My soil mixes is based on Sphagnum Peat Moss, and gravel.
This has shown to be very good for especially Shohin and Mame-bonsai, but I also use it for the few larger bonsai I have.
The Sphagnum Peat Moss available in Northern Europe is of a very high quality (Probably it is also available in many other countries). It has a very beneficial influence on the root development.
Most important it also precipitates nutrients well, releasing these slowly. This is an important feature of a soil.
The structure is broken down over time, but when dealing with bonsai, it works well for three or four years. In mixes with much gravel it will last even four too five years before broken down too much. The best quality to look for is a light colour and reasonable roughness, making it last longer before broken down, securing oxygen in the soil.
The PH value (acidity) of the soil differs according to the type of Sphagnum but this can be regulated by adding lime or acid to the soil.
Akadama, which I do not use, also has the ability of precipitating nutrients. I do not know of how well this works for that type of soil, but it probably works good based on the structure of the gravel.
Gravel has two main purposes. To secure drainage in the bottom of the pot, and to add drainage to the soil mix.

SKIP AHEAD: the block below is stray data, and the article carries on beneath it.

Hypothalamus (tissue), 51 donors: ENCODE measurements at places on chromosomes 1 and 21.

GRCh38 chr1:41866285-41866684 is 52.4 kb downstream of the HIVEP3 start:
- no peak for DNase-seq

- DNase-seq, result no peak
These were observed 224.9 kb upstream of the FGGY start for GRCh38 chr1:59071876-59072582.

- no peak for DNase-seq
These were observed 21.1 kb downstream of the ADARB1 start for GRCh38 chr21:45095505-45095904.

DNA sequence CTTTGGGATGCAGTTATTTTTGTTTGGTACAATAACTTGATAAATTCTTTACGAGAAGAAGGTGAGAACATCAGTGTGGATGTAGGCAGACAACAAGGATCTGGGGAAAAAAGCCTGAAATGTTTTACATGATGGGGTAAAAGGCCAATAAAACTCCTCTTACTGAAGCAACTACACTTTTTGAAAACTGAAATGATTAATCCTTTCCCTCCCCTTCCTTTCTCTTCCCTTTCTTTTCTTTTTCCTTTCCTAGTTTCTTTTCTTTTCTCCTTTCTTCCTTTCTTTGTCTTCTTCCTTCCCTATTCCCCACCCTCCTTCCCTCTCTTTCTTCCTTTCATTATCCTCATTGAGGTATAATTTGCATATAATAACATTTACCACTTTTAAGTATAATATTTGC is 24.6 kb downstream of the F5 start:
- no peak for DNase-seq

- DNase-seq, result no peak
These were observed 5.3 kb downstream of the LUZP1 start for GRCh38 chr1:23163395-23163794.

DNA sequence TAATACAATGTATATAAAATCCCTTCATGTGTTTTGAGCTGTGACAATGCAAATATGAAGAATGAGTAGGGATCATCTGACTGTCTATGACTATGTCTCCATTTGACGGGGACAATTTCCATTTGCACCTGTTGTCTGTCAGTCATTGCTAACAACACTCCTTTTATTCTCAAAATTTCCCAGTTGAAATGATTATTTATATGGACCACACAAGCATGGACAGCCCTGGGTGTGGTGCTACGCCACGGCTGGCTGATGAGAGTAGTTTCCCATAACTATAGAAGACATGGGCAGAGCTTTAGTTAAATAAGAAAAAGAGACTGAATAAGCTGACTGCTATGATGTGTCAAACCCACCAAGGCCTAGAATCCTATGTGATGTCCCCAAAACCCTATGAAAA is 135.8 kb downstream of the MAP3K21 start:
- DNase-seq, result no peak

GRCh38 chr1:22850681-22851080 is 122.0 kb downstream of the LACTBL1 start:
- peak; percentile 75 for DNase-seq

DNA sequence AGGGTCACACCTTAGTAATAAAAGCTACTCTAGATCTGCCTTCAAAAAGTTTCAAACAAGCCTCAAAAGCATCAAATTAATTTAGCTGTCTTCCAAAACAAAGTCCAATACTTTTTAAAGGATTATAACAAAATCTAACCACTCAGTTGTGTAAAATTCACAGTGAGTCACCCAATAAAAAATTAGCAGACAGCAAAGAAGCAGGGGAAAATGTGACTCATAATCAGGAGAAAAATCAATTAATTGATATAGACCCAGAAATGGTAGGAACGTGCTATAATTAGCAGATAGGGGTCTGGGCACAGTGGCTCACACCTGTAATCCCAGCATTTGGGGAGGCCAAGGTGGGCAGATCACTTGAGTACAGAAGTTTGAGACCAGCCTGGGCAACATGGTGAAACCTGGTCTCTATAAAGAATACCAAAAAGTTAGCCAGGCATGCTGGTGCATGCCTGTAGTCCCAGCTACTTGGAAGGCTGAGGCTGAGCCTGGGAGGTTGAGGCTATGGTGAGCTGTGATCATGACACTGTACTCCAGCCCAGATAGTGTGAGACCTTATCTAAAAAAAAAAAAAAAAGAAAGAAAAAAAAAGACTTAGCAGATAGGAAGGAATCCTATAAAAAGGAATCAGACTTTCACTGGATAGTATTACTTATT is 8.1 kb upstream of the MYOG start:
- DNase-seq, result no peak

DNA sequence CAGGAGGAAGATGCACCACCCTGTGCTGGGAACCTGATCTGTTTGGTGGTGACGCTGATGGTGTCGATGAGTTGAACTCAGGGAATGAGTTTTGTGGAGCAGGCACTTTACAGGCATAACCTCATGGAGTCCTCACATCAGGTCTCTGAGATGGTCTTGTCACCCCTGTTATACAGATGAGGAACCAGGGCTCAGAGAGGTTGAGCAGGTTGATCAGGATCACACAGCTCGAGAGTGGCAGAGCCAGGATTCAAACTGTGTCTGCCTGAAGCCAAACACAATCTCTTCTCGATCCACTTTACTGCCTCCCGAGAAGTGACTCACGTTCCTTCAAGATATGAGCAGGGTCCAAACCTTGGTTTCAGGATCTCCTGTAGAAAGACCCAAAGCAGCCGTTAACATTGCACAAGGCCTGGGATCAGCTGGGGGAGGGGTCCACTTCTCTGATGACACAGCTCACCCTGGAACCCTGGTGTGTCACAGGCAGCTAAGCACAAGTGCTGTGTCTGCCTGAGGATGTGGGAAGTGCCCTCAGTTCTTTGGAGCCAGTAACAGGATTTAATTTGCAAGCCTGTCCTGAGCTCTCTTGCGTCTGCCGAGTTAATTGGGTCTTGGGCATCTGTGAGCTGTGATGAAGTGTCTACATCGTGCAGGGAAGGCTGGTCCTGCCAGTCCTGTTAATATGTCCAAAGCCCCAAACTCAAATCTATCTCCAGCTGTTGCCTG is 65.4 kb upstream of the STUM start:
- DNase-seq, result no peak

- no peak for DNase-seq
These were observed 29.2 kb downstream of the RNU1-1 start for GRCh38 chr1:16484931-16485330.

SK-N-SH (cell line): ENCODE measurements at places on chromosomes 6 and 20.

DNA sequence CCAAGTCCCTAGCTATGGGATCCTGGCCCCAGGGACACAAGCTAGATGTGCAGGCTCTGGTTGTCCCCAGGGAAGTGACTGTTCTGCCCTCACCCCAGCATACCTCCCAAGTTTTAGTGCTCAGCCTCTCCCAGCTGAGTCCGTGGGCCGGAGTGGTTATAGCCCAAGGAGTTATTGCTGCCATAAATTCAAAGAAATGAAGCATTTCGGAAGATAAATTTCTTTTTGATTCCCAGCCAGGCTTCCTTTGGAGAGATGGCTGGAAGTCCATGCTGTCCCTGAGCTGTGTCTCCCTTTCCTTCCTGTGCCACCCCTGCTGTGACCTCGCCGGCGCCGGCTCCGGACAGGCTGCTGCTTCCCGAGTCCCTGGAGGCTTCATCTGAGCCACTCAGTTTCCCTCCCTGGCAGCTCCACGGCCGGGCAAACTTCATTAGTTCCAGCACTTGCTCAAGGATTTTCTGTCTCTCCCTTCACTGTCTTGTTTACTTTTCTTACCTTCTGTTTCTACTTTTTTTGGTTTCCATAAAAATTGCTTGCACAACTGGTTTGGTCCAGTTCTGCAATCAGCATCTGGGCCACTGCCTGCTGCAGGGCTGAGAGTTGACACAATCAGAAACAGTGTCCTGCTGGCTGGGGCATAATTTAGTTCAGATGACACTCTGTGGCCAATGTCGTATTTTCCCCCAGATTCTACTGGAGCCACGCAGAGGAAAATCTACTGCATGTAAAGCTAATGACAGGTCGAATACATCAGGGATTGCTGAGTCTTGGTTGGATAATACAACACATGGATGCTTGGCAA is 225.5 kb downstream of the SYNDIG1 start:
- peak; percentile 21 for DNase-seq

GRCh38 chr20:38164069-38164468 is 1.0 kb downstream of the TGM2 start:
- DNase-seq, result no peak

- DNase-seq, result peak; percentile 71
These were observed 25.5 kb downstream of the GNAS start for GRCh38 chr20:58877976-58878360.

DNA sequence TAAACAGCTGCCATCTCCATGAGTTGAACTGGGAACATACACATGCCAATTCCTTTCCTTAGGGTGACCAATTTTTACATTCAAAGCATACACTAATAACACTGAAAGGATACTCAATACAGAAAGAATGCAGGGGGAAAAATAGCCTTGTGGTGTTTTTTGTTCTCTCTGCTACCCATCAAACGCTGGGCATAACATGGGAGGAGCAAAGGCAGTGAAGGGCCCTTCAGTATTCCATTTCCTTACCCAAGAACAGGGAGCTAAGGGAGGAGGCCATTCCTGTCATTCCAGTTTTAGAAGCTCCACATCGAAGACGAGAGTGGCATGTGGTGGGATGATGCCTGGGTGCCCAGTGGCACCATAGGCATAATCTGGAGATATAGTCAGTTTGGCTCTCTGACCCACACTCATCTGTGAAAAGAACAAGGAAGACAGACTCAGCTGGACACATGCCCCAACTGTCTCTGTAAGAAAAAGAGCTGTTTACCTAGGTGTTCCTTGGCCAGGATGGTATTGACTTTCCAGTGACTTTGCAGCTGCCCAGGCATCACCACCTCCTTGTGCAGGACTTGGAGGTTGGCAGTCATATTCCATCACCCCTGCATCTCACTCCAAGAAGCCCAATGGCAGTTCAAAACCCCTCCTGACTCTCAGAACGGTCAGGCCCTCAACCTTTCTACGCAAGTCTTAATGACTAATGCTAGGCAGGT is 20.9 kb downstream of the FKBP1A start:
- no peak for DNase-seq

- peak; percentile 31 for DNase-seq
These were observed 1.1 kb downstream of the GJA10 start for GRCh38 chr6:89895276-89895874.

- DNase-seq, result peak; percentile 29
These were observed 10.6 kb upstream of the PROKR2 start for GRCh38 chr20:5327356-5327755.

Depending on the physiological structure of the gravel it may or may not be able to precipitate nutrients, and releasing these in a shorter or longer time span.
Most gravel has a life time unbreakable structure, and others wither with time.
Using pure gravel or anything with the structure as gravel will not at all be able to bind any nutrients. This means that any nutrients will be washed out immediately, and nothing will be stored for later use, when watering without adding nutrients to the water.
For threes that doesn’t need much feeding in a period that might work well on a shorter time span. But the health of the tree and the vigour and growth will be set back over time, because lacks of the main nutrients and micro and macro-nutrients will influence on the ability to develop healthy roots, back budding, flowering i.e.
Repotting a tree into pure gravel has only one purpose. Saving a tree with rotted or other vice harmed roots, by adding as much oxygen to the roots as possible using pure gravel, but on a short time span.
Afterwards, when the tree has re-established the root system, it is necessary to use a soil mixture with ability to precipitate and release nutrients.
Fertilizers and their influence on the soil
Using soil with the ability of storing and releasing nutrients can have a side effect when using chemical fertilizers. Over feeding will have a negative effect, so be careful not to do this when using chemical fertilizers. Chemical fertilizers also break down the structure of the soil faster than when using organic feeding, making it necessary to repot more often.
Storing to high concentrations of fertilizing salts will cause roots burn. Organics fertilizers are secure to use, because these will not store salts in the soil. The nutrients form organic feeding pellets are also released slowly and thereby high concentrations are avoided.